--> Computation and 3D Visualization of Potentiometric Surfaces in Hydrocarbon-Bearing Formations Across the Mid-Continent

2014 Rocky Mountain Section AAPG Annual Meeting

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Computation and 3D Visualization of Potentiometric Surfaces in Hydrocarbon-Bearing Formations Across the Mid-Continent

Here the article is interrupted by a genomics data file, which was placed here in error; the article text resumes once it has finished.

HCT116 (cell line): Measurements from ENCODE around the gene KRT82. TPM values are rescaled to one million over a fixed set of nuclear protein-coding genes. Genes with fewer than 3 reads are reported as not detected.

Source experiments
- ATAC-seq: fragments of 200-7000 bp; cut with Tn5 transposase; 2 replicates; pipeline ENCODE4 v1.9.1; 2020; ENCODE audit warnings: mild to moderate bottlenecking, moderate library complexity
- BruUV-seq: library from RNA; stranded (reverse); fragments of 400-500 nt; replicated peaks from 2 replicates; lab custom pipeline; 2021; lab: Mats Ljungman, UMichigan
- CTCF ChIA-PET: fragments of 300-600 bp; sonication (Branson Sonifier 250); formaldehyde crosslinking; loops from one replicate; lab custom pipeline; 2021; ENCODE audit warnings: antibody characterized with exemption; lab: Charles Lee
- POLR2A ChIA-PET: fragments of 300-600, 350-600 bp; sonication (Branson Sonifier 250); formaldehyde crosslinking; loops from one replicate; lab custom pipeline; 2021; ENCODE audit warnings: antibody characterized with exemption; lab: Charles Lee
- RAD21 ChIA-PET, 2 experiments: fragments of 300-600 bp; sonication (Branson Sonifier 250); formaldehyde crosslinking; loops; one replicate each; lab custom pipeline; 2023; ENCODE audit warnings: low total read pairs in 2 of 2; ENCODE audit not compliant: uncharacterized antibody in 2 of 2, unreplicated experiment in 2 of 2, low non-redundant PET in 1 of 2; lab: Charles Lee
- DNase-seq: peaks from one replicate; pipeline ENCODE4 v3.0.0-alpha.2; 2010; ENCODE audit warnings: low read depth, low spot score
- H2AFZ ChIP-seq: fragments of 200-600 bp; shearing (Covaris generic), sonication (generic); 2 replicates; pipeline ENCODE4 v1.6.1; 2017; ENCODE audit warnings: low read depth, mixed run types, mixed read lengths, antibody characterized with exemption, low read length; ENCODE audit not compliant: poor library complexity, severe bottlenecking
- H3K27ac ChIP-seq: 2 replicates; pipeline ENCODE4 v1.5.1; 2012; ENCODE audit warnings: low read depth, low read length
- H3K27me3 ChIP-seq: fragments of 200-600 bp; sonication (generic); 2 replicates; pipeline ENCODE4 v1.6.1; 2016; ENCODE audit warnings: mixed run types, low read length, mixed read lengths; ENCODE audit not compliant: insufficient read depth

The determination of formation pressure is extremely valuable to the oil and gas industry as well as an emerging area of interest in carbon dioxide sequestration. To account for land surface elevation changes, regional studies require that pressure be converted to hydraulic head, a parameter commonly used in the field of hydrology. In conventional oil and gas basins, drillstem tests (DSTs) are conducted to record formation pressure for a given depth interval in a well. These DST measurements can be used to calculate hydraulic head values in deep hydrocarbon-bearing formations where water wells do not exist. The resulting calculated hydraulic head values are used to create a potentiometric surface in the same way as hydraulic head measurements from water wells. Unlike hydraulic head measurements in water wells, which have a low number of outliers, only a small subset of the DST data measure true virgin formation pressures. Our goal is to determine a potentiometric surface from DST-calculated hydraulic head values in spite of the erratic data set. Using 3D imaging capabilities to view and clean the data, we have developed a workflow to create potentiometric surfaces from erratic data sets in hydrocarbon-bearing formations. We have found that the potentiometric surface is more easily defined through human interpretation of the chaotic data set rather than through the application of filtering and geostatistical analysis. Instead of eliminating problematic data points (outliers), we view the data set in a series of narrow, 400-mile-long swaths and systematically select a subset of calculated hydraulic head values interpreted visually along the upper boundary surface in a two-dimensional viewer. The selected subsets for each swath are then combined into one data set for each formation from which three-dimensional potentiometric surfaces are created. We have performed this methodology for multiple formations across the midcontinent of the United States. The final product is an interactive, three-dimensional digital display containing the subsurface structure of the formation, the cluster of DST-derived hydraulic head values, the user selected subset of hydraulic head values that define the potentiometric surface, the resulting potentiometric surface, and the land surface elevation of the region.